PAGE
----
Morning Prayer: Jesus Longs to Be Merciful

An empty tomb in the replica city of Nazareth. That's how the stone would have been rolled away...

This is a journal excerpt from morning prayer at a recent Journey retreat:

Thought. But go and learn what this means: ‘I desire mercy, not sacrifice.’ For I have not come to call the righteous, but sinners.” (Matthew 9:13 NIV)

Jesus, You didn’t come for the ones who already saw themselves as righteous. Self-righteous people wouldn’t feel the need to follow a Savior. You came to invite those who knew themselves to be sinners to come follow You. And it was an invitation to every kind of following—physical, moral, relational and spiritual.

Feeling. On hearing this, Jesus said, “It is not the healthy who need a doctor, but the sick. But go and learn what this means: ‘I desire mercy, not sacrifice.’ For I have not come to call the righteous, but sinners.” (Matthew 9:12, 13 NIV)

I feel a mix of gratitude, but also a bit of poorly placed pride. I really don’t want to think of myself as needing a doctor, but I do. I am not as well as I could be. I am not as healthy and strong as I want to be.

Perhaps Jesus as Doctor is an image under which I should be meeting with Him these days. I have become aware of deeper places needing healing and restoring. I’ve needed a kind of soul therapy that would have the inner effect that physical therapy has on the body. It hurts, but brings greater mobility, strength and flexibility. I see my need here.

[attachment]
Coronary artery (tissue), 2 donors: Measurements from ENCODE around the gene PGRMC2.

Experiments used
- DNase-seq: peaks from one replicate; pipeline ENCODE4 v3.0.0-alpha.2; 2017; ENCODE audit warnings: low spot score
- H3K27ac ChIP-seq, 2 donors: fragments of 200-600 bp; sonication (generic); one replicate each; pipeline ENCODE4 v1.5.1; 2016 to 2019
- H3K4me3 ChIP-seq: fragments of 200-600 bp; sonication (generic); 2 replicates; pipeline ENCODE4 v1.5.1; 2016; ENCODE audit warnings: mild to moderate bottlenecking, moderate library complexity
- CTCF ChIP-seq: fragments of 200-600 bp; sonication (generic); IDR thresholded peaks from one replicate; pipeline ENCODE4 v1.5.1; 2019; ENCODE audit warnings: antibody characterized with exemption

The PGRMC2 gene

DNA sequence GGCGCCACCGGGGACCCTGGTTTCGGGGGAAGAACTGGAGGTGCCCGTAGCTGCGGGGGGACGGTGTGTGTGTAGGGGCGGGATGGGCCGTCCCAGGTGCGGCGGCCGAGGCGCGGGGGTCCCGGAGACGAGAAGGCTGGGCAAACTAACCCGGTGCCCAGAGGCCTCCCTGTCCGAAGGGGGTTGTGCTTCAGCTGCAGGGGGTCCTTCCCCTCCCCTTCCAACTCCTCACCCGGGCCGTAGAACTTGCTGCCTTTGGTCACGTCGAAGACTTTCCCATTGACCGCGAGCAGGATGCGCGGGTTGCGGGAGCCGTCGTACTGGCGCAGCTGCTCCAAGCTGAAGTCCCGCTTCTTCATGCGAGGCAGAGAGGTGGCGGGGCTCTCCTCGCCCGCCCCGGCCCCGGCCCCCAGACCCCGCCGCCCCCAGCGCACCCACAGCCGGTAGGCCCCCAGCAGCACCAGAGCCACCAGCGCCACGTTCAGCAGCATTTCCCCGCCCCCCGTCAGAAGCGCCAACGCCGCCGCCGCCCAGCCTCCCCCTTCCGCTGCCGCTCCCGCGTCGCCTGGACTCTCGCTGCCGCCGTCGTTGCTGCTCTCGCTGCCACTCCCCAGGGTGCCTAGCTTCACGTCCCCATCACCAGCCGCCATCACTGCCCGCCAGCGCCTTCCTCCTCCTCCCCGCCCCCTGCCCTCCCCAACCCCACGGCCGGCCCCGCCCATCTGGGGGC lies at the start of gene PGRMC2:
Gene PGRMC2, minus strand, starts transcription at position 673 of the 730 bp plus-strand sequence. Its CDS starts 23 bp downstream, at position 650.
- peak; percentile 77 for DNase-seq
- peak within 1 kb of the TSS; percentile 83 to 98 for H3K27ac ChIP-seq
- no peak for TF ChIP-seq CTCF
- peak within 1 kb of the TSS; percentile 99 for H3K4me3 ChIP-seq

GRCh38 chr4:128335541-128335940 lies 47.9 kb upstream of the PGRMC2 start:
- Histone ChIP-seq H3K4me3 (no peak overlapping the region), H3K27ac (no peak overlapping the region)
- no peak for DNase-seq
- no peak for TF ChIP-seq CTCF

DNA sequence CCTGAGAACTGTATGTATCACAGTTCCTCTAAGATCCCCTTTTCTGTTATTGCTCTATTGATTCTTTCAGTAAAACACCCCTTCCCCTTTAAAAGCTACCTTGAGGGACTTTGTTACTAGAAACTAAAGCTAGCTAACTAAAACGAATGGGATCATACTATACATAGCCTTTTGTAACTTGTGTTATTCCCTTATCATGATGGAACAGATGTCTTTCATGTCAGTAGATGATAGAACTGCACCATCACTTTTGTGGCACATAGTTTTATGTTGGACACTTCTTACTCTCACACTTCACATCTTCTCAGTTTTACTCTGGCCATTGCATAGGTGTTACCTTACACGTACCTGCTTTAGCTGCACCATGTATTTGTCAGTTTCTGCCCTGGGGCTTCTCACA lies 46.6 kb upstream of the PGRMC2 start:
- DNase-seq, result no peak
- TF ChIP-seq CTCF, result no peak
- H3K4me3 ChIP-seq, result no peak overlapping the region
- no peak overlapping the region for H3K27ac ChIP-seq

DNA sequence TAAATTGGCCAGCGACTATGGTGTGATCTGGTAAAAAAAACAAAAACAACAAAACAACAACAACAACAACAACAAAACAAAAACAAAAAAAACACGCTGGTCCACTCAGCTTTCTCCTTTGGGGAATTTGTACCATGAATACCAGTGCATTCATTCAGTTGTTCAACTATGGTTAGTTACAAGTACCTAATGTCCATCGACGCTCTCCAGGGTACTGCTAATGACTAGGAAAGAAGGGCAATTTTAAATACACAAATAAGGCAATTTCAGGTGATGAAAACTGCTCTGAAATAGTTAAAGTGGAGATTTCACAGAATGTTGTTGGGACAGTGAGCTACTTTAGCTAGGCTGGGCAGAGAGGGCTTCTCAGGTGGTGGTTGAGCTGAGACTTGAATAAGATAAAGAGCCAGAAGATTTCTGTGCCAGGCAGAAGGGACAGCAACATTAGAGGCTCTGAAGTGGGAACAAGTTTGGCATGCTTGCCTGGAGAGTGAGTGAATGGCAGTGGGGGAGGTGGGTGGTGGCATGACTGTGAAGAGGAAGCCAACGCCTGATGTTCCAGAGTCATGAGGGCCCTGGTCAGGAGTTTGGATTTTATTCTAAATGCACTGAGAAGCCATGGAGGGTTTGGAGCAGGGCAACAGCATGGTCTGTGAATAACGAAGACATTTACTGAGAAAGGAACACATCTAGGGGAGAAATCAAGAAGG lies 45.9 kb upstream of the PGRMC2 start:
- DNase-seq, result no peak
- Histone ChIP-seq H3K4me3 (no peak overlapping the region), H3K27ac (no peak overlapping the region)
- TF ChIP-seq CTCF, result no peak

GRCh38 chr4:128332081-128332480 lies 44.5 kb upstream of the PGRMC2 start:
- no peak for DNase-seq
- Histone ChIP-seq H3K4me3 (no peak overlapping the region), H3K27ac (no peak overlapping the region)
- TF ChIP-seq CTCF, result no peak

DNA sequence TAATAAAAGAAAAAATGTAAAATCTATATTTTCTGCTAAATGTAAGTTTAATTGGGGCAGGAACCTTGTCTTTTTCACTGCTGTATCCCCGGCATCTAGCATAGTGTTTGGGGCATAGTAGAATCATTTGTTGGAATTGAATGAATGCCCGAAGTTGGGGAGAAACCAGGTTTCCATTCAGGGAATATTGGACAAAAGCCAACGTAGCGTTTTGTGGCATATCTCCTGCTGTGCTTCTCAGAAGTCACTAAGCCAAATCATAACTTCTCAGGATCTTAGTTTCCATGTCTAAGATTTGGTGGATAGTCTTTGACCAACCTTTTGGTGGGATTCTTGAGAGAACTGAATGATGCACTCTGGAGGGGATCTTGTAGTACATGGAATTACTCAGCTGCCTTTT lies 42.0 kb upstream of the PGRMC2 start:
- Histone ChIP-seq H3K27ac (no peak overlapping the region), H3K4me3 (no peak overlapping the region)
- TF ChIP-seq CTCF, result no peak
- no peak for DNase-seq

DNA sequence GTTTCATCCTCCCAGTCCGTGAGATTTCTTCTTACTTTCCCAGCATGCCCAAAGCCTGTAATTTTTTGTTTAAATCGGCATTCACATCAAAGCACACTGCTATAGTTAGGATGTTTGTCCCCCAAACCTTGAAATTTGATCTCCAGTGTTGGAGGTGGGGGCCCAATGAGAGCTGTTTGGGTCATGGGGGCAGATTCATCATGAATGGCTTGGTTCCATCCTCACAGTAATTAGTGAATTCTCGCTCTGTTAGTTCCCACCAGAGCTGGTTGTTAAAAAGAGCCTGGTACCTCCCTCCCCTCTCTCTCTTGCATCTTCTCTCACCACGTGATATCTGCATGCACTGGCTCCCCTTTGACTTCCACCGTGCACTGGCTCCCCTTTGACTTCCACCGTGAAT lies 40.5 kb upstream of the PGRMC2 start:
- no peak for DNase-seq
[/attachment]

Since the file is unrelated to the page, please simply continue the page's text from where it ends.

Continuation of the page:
Invitation. I sense God’s invitation to be in solitude much of this day up here at the Journey.

But go and learn what this means: ‘I desire mercy, not sacrifice.’ For I have not come to call the righteous, but sinners.” (Matthew 9:13 NIV)

In this sentence, “not” relates to sacrifice and to “the righteous”, while Jesus’s desire seems to be for mercy and to call sinners to follow Him. Sacrifice is the mode in which the so-called righteous come to Jesus. They come asking, “What can I give You, Jesus? What can I do for You? No sacrifice is too great for You.” Jesus seems to respond, “I’m more interested in what you need and how I can mercifully help you. Will you let me be merciful to you? Will you let yourself need Me?”

The invitation, therefore, is to, quite literally, be at Jesus mercy today. I come to Him as Doctor and tell Him exactly how I feel–well or unwell. I am in His mercy. I am under His mercy. I am surrounded by His mercy.

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2 thoughts on “Morning Prayer: Jesus Longs to Be Merciful

  1. Thanks Alan. This is very helpful to me today as I want to go to self loathing instead of receiving mercy from our loving Doctor. I long for deeper healing as well.

    • Grace – You’re very welcome. Sadly, I can identify with the voices within that would reject mercy and wallow in the mud of self-hatred. This morning, I found sitting quietly for 15 minutes with a simple phrase from the gospels in mind very helpful. It’s like the voices in conflict with Him eventually exhaust themselves against the solid mercy of Christ with me. Blessings to you…

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